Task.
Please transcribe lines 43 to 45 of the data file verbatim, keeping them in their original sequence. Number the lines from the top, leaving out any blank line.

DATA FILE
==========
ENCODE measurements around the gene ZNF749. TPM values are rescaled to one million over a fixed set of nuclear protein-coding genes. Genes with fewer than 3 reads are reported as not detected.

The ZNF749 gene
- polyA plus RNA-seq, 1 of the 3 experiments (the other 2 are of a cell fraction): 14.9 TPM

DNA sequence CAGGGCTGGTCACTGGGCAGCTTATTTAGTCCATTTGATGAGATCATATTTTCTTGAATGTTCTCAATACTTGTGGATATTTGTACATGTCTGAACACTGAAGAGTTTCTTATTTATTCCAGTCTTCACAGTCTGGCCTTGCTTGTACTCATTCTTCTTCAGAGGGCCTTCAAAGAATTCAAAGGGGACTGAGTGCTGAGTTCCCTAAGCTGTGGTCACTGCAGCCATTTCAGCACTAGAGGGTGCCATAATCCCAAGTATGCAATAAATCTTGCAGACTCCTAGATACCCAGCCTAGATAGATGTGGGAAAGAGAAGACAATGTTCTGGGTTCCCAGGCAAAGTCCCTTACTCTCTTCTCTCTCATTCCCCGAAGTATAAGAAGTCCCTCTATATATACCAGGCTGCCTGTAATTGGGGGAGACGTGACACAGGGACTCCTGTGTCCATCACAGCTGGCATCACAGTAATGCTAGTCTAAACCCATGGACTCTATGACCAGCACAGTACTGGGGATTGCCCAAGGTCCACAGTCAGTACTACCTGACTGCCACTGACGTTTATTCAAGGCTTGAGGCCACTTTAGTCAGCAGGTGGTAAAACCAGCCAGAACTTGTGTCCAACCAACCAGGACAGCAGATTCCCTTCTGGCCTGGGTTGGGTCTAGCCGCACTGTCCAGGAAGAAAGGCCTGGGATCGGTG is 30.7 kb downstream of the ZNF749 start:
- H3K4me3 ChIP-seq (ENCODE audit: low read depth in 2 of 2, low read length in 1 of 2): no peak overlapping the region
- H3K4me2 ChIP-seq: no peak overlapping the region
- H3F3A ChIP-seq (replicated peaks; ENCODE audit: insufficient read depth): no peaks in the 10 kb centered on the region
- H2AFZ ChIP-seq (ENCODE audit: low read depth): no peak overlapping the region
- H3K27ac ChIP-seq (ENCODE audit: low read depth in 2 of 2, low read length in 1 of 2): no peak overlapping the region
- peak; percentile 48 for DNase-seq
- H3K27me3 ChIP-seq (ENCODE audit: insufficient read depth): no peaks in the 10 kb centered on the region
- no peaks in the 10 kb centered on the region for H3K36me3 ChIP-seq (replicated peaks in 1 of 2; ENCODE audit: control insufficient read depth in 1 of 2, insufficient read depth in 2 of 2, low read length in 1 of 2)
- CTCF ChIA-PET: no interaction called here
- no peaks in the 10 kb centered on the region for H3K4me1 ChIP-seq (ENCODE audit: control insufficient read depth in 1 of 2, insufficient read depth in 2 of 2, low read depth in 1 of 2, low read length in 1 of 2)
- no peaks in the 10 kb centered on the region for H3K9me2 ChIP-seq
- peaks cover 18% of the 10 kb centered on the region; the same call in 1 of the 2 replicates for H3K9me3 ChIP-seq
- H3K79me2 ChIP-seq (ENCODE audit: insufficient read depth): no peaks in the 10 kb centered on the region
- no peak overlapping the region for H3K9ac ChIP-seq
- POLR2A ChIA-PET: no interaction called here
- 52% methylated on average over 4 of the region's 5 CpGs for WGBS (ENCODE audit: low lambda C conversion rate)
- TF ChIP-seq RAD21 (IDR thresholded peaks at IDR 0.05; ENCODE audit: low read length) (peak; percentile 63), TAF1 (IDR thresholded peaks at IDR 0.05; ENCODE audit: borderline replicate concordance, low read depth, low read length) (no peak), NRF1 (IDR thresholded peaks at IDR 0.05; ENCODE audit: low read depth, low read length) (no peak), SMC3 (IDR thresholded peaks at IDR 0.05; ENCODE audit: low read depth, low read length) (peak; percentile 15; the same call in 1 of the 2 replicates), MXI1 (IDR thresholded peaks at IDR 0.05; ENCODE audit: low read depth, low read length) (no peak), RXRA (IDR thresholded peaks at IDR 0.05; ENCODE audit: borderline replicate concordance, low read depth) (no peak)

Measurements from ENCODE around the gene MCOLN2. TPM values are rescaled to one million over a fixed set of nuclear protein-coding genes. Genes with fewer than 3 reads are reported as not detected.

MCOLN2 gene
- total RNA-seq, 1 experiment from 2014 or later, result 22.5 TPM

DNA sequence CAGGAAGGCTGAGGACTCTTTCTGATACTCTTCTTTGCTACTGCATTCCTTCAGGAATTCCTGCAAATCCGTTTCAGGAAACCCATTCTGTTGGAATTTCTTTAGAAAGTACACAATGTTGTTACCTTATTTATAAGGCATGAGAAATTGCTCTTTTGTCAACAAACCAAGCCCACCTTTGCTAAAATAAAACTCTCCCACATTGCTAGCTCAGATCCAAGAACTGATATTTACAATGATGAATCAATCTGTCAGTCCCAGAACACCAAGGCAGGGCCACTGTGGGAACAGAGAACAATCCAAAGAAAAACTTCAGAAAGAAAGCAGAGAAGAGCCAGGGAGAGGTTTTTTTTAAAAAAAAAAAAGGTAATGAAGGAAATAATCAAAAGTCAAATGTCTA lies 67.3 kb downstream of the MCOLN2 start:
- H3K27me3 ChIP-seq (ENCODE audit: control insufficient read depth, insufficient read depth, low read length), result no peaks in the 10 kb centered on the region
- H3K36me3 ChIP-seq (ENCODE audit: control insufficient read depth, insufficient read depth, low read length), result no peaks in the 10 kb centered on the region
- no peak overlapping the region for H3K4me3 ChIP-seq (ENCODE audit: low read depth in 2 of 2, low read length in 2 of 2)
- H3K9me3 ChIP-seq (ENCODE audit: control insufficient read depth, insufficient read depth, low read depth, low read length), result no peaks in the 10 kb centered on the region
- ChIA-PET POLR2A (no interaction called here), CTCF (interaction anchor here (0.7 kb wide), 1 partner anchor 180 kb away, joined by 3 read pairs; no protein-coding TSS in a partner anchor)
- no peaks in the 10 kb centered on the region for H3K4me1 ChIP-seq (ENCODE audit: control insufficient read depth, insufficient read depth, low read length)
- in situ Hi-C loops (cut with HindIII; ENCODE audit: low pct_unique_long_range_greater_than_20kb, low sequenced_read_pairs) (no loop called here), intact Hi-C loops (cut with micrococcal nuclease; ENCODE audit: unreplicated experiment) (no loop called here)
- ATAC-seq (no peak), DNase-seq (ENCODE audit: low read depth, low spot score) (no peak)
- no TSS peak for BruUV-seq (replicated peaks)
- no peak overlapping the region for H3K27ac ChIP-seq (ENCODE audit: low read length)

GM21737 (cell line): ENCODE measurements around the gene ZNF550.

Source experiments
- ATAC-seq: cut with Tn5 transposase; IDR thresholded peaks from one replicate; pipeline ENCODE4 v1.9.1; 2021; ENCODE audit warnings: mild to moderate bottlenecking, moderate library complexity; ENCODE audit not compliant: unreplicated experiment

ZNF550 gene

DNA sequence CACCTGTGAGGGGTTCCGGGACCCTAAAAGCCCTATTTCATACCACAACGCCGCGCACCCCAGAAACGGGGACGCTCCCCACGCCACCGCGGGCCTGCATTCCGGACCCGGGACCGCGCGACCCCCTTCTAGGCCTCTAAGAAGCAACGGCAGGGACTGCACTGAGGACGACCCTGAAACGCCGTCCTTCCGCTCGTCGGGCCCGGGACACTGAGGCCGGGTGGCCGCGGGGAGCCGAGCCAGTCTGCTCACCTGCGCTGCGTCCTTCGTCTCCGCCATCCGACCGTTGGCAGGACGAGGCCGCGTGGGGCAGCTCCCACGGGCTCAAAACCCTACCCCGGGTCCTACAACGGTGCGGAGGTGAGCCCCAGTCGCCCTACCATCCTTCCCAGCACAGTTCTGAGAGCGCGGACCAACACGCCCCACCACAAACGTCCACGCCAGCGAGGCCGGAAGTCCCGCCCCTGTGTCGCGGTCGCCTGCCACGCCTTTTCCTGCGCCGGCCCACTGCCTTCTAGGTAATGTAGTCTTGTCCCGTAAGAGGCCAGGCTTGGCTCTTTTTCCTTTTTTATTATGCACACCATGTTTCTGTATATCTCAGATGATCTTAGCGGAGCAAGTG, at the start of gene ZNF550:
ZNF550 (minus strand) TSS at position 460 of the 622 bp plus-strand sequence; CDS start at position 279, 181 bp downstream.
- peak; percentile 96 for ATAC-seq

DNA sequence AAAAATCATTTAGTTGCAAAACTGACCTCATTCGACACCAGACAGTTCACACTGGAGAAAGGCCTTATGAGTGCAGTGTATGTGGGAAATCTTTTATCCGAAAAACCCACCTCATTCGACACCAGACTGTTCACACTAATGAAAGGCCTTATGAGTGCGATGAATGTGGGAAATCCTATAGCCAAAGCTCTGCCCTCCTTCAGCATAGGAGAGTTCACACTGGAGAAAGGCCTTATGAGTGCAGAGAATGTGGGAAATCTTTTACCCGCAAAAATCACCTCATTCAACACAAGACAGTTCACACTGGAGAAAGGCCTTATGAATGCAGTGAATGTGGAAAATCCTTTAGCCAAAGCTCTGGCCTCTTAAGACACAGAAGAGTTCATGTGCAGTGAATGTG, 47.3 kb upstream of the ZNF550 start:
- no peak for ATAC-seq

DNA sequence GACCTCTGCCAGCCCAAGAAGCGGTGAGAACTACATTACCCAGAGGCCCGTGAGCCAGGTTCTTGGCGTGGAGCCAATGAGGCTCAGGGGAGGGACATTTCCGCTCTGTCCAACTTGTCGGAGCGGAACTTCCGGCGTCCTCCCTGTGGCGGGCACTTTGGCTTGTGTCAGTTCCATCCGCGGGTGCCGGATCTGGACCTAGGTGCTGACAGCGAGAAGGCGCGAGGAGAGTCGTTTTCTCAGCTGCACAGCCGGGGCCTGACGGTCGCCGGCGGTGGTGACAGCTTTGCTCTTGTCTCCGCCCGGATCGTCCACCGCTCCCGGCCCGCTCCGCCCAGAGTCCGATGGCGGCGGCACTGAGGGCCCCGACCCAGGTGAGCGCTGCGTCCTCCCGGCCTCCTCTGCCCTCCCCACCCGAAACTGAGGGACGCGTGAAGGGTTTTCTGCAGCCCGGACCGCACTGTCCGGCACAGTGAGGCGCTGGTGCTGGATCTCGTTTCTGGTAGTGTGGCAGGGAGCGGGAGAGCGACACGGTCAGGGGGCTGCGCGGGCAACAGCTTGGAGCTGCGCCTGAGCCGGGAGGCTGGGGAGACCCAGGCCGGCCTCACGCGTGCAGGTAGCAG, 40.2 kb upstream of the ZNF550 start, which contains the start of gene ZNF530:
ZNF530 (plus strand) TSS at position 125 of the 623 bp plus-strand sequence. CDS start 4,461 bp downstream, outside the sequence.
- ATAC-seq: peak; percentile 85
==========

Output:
DNA sequence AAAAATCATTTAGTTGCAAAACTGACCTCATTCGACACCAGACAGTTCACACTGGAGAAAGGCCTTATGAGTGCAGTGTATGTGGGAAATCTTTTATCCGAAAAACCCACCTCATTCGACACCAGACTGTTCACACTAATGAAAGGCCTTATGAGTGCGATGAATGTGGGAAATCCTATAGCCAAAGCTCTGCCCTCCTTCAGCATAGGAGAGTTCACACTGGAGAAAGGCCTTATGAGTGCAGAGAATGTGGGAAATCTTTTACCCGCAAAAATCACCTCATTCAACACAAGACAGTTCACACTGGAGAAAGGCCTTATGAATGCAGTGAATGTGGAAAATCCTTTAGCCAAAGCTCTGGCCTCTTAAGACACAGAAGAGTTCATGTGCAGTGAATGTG, 47.3 kb upstream of the ZNF550 start:
- no peak for ATAC-seq

DNA sequence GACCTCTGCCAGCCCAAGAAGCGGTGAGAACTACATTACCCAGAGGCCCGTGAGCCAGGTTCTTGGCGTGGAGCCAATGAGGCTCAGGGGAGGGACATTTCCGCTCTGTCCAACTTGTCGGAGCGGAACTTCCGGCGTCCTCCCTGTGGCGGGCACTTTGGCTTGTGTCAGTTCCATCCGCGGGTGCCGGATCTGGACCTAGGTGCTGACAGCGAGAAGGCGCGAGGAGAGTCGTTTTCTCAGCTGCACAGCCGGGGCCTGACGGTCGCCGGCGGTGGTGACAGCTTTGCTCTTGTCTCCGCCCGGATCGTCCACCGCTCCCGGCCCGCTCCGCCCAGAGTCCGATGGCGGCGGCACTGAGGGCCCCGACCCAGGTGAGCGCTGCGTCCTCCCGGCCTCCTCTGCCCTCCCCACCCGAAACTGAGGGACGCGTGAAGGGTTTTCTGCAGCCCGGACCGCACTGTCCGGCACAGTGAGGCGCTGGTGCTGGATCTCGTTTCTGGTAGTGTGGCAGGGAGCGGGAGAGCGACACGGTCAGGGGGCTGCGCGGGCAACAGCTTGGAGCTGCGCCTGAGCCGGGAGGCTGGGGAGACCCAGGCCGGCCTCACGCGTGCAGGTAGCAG, 40.2 kb upstream of the ZNF550 start, which contains the start of gene ZNF530: